ALBUM REVIEW: Old Blood – Acid Doom

It’s oddly satisfying when an album’s title is also an accurate descriptor for the music it contains. This is more or less the case with Old Blood’s second full-length album, Acid Doom (DHU Records/Metal Assault Records). While the group’s style may not be crushing in the traditional sense, their brand of Heavy Psych has a dark sultriness that should sit well with fans of groups like Uncle Acid and Blood Ceremony. And considering the four-year gap since their self-titled debut, it’s fair to say that things have only gotten more off-the-wall in that time.

Songs like the opening ‘Lake Bottom’ and ‘Veinscraper’ are content to exercise the loose, slow-burn blues of Old Blood’s past work, but a variety of influences reveal themselves over the course of Acid Doom. ‘Heavy Water’ makes for the album’s first major outlier as its acoustic strums and swelling synths give a nice Folk/Prog flavor. Things escalate during the second half as the Jazzy noir mood on ‘Formosa Lodge’ is given room to explore on ‘Slothgod’ and ‘Orbit.’ ‘Pentahead’ and ‘429’ somehow go even further over the top and end things on an especially bombastic note.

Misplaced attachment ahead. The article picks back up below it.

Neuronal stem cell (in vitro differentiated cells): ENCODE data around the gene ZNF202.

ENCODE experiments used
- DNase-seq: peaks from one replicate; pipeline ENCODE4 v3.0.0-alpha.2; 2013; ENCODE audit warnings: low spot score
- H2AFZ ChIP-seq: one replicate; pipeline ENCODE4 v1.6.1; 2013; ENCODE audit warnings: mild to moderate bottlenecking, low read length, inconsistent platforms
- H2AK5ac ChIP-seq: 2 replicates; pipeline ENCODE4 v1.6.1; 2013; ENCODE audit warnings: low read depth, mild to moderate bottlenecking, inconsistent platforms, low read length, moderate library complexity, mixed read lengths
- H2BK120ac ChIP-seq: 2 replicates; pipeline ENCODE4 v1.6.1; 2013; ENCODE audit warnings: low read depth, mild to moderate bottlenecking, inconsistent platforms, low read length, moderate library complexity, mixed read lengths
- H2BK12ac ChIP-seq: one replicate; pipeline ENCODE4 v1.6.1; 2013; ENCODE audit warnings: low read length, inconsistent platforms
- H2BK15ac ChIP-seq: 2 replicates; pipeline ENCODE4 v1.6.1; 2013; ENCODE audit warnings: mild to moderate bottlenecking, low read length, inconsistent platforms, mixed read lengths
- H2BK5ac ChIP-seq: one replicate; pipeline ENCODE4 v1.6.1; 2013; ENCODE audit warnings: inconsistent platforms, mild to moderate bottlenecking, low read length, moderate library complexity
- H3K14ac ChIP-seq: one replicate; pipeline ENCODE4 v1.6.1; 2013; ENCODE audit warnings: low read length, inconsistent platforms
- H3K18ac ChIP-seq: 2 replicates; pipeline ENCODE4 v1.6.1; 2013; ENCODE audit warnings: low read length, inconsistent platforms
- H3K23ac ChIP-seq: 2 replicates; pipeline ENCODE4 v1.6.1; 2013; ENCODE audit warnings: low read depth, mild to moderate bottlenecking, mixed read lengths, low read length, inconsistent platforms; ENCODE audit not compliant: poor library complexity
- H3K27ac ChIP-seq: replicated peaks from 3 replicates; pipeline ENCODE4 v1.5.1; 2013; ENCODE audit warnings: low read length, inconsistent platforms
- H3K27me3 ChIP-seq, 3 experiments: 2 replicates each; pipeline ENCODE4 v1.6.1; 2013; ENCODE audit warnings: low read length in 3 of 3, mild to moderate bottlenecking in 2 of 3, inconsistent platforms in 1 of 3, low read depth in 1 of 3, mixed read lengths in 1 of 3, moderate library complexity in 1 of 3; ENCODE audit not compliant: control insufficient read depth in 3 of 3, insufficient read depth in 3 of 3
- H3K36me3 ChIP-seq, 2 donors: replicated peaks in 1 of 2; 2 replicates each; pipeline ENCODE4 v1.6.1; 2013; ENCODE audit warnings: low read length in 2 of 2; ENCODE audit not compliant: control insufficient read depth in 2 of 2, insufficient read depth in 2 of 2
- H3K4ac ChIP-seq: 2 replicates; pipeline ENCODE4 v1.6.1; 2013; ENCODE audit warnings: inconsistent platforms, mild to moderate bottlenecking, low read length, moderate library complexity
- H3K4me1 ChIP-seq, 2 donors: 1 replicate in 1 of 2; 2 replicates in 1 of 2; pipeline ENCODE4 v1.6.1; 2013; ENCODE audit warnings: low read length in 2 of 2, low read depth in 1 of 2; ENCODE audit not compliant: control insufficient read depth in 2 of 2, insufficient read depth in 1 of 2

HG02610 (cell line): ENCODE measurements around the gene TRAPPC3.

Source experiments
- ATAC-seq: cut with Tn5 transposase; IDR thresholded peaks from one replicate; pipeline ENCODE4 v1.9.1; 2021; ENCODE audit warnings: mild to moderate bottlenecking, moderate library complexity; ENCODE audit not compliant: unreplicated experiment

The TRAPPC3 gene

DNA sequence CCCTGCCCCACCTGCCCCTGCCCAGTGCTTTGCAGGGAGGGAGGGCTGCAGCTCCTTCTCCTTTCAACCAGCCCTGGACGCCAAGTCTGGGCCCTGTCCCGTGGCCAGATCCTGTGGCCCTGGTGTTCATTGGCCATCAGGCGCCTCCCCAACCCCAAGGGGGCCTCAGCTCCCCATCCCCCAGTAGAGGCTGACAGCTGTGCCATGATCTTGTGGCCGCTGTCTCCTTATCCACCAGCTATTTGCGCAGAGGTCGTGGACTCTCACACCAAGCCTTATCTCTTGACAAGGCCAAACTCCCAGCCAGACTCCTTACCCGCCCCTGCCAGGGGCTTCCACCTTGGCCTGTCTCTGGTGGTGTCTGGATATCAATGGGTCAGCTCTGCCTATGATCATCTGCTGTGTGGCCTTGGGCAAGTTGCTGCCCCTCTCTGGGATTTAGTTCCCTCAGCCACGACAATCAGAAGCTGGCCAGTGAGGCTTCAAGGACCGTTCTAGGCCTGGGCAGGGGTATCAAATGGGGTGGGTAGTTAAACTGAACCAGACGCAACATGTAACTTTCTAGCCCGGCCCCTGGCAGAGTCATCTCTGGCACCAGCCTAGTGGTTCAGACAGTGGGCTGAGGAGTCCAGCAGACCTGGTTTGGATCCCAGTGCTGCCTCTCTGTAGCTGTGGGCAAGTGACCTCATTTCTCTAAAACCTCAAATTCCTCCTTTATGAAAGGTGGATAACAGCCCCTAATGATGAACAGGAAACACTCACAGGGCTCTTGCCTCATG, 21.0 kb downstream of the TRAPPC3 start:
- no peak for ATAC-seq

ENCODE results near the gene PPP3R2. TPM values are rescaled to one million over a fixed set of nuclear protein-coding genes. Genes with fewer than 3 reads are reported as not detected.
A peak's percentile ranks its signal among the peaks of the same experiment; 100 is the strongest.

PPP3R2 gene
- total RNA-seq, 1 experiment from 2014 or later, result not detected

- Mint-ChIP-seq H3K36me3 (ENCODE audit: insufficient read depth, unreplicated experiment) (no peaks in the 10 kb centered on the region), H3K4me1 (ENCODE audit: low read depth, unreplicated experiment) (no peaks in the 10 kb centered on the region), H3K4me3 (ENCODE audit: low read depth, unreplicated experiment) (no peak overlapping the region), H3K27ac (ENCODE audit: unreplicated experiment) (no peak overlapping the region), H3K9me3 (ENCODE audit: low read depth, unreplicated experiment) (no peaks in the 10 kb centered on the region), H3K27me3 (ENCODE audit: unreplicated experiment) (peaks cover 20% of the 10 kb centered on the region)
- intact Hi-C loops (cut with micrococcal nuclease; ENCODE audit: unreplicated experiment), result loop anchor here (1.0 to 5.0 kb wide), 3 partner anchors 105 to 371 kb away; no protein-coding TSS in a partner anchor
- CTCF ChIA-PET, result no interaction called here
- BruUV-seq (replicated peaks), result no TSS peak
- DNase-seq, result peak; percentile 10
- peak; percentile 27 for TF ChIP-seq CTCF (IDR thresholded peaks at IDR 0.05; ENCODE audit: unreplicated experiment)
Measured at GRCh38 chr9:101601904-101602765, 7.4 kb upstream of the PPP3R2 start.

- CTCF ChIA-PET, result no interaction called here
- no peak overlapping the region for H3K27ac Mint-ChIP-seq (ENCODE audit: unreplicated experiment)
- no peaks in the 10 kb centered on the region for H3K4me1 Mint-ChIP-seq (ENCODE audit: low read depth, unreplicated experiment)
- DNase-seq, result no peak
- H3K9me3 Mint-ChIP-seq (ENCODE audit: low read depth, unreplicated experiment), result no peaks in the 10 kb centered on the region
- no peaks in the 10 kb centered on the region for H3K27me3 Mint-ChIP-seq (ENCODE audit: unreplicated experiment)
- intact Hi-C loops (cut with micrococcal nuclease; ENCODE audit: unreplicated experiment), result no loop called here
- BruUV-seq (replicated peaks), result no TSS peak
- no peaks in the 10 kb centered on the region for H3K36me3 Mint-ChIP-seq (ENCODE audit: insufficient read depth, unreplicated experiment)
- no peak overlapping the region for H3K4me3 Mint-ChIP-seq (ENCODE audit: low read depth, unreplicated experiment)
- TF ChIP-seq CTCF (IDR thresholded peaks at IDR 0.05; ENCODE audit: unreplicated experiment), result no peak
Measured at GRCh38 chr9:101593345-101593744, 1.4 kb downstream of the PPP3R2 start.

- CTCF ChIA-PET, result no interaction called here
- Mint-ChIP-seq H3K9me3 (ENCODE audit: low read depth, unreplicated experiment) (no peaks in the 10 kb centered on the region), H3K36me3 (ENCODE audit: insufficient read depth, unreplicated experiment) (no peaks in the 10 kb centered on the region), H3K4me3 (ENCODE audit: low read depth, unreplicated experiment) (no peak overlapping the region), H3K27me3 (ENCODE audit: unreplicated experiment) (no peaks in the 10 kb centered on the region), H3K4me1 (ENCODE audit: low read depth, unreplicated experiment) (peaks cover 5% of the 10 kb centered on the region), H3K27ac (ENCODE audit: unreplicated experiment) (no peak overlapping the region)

These theatrics are further served by the group’s strong musicianship. New vocalist Lynx proves to be an especially stellar addition, proving to be a powerful belter without undermining the rest of the group. From there, the keyboards do a splendid job of shaping the songs with an array of screaming organs and moody pianos. This dynamic does put the guitar and rhythm instruments in a more backing role, but each comes out well; ‘Veinscraper’ and ‘Heavy Water’ in particular feature some excellently shredding guitar solos.

Acid Doom may not be the sort of style that is easily described, but Old Blood’s second album certainly lives up to the title. While the group’s debut made for a solid first impression, a combination of broadened influences and enhanced musicianship has taken their Heavy Psych sound to the next level. Its Avant-Garde presentation is accessible enough to appeal at first listen while the climactic song structuring should give it even more appeal in the long term.

9 / 10

CHRIS LATTA